Your chances of surviving an airplane crash, like the recent crash of Asiana Airlines Flight 214 at San Francisco International Airport, are surprisingly good.
More than 95 percent of the airplane passengers involved in a crash survive, according to the National Transportation Safety Board (NTSB).
Despite this reassuring statistic, many people adopt a fatalistic attitude toward plane crashes — which can result in a dangerous level of apathy, especially regarding preflight safety briefings.
"One reason passengers do not pay attention to the briefing may be their belief that accidents are not survivable," according to a 2001 NTSB report.
But not only are plane crashes survivable, there are things you can do to ensure your safety, experts say.
Dress for survival
Before you leave for the airport, dress appropriately. In the event of an emergency, you'll want to be wearing practical shoes and clothing.
"Imagine having to run away from a burning plane," Cynthia Corbett, a human factors specialist at the Federal Aviation Administration (FAA), told WebMD. "If you have to do that, how well are your flip-flops going to perform? How well are your high-heeled shoes going to perform?"
It's also smart to wear long pants and long-sleeved shirts to protect your skin from flames and sharp objects. According to the NTSB report, 68 percent of passengers killed in plane accidents died as a result of injuries sustained during post-crash fires.
"We like to see tie-on shoes that you're not going to run out of and long pants," Corbett told WebMD. "Jeans are good. I know in the summer that's really tough, but short shorts are just real dangerous."
Choose your seat wisely
An oft-cited analysis performed by Popular Mechanics in 2007 found that passengers in the rear of an aircraft were significantly more likely to survive than passengers near the front.
In looking at fatal airplane crashes since 1971 where seating charts were available, the analysis revealed that people sitting behind the wing had a 40 percent greater chance of surviving than passengers in the front of the plane (where first-class seats are generally located).
Of course, all airplane crashes are different, and in a few crashes, passengers in the front of the plane fared better.
Regardless of which section of the plane you're sitting in, try to sit in or near an exit row. Professor Ed Galea, a fire safety engineer at the University of Greenwich in England, found that most crash survivors moved five rows or fewer before exiting a burning plane.
Galea also determined that aisle seats were somewhat safer than window or center seats, according to ABC News.
Takeoff and landing
Safety experts have found that the most accident-prone times of an airplane flight are the three minutes after takeoff and the eight minutes before landing, ABC News reports.
During these times, it makes sense to keep your shoes on, keep your tray table up and make note of the two nearest exits (both in front of and behind you).
Experts also recommend placing a carry-on item under the seat in front of you. "That gives a block there, so the feet and legs can't go up under the seat in front," Corbett said, noting that broken bones in feet and legs are common in crashes.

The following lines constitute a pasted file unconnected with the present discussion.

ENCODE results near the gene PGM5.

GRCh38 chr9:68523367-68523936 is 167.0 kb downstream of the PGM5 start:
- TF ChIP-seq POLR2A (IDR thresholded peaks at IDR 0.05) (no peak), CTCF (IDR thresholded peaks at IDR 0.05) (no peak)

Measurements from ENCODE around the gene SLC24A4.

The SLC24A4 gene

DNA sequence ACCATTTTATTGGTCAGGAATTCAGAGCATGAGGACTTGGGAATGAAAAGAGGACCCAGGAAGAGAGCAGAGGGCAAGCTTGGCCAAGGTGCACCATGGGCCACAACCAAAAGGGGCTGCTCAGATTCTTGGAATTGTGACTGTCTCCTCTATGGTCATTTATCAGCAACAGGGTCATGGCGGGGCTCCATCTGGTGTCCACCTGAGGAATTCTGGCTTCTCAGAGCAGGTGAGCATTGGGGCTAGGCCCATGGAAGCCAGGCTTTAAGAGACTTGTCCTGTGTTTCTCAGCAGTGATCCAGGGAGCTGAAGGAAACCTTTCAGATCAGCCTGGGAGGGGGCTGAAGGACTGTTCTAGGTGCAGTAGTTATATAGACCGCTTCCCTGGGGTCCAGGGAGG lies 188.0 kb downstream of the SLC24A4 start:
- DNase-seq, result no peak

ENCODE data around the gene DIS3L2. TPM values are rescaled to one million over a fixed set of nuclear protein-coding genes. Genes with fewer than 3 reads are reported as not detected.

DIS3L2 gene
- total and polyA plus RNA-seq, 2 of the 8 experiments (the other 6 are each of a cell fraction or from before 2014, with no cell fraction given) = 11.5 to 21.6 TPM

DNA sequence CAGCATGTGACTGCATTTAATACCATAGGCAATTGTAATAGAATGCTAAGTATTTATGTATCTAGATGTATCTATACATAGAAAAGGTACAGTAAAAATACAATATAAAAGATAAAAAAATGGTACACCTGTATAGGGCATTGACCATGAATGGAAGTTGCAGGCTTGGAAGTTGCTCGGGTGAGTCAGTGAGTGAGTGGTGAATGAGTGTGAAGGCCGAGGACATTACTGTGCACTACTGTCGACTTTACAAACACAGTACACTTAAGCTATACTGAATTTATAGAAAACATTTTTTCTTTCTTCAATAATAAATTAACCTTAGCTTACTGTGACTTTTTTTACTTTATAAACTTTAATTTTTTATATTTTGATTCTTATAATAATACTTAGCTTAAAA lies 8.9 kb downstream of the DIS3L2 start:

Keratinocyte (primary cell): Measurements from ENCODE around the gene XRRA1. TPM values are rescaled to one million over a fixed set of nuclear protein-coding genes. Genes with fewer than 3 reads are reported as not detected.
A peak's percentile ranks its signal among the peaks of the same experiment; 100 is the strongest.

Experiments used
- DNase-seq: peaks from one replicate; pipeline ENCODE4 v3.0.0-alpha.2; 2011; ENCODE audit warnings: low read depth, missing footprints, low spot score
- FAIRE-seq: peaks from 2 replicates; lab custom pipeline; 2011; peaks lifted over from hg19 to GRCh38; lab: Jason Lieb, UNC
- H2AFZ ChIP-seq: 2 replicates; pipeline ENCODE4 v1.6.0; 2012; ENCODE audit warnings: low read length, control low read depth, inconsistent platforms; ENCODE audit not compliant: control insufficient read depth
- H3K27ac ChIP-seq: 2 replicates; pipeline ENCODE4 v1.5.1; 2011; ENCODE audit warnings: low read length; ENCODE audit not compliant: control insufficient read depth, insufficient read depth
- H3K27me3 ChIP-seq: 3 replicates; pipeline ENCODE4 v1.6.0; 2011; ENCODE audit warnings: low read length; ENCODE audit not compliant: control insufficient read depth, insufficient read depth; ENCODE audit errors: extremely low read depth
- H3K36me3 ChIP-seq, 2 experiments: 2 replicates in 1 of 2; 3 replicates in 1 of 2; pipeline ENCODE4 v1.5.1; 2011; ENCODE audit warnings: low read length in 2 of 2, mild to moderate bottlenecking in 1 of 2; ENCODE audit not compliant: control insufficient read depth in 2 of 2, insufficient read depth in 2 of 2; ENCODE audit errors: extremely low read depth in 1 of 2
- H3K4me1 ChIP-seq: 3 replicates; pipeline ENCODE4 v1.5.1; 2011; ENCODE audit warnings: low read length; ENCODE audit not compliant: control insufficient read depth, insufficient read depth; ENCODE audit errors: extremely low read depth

If an impact is imminent, it's important to remain calm and assume a survival position: If you have a seat in front of you, cross your hands on the seat back and place your forehead on top of your hands.
If you don't have a seat back facing you, bend forward and hug your knees with your head down. Passengers should also take sharp objects, like pens and keys, out of their pockets — these can stab through skin in an impact.
The 90-second rule
The first 90 seconds after a crash are the most important — if you can stay calm and move out of the plane quickly, your odds of survival are much greater.
Some passengers are in such a state of panic that they can't unbuckle their seat belts: NTSB reports have found that many crash victims are found in their seats with their seat belts still buckled.
"That's why it is important to know what to do, even without the orders," Corbett told WebMD. "Some people sit and wait for orders, and if they don't hear any, then they sit right through the disaster."
One reason so many passengers survived the Asiana crash was their ability to exit the airplane quickly. "If people had dawdled getting off this airplane, that would have put them at increased risk," John Hansman, director of the International Center for Air Transportation, told USAToday.
Gathering luggage and other personal belongings can be a fatal mistake. "You might get stuck on that plane with your luggage," Corbett told WebMD.
As safe as an escalator
One thing safety experts are quick to emphasize is the remarkable safety record of commercial airlines.
Only one in 1.2 million flights ends up in an accident, according to NTSB statistics. Vast improvements in safety training, in nonflammable aircraft materials and in firefighting equipment have made flying much safer than driving.
The odds of dying in a plane crash are about one in 11 million, according to Discovery, while the odds of dying in an auto accident are about one in 5,000.
"Riding on a commercial airplane has got about the same amount of risk as riding on an escalator," Hansman told ABC News.
"Flying the friendly skies is, I believe, the safest mode of travel," Corbett told WebMD. "That doesn't mean we should take it lightly and that we shouldn't be prepared. Don't let it scare you. Just have a plan."
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